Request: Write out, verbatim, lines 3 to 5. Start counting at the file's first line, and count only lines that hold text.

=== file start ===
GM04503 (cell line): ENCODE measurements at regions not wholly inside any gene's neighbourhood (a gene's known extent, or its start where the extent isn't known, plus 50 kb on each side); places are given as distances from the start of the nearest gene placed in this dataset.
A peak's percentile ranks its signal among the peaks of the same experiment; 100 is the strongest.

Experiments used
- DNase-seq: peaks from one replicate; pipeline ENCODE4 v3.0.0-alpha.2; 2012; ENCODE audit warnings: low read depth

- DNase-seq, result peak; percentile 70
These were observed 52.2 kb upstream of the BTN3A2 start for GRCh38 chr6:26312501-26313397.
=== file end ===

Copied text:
Experiments used
- DNase-seq: peaks from one replicate; pipeline ENCODE4 v3.0.0-alpha.2; 2012; ENCODE audit warnings: low read depth

- DNase-seq, result peak; percentile 70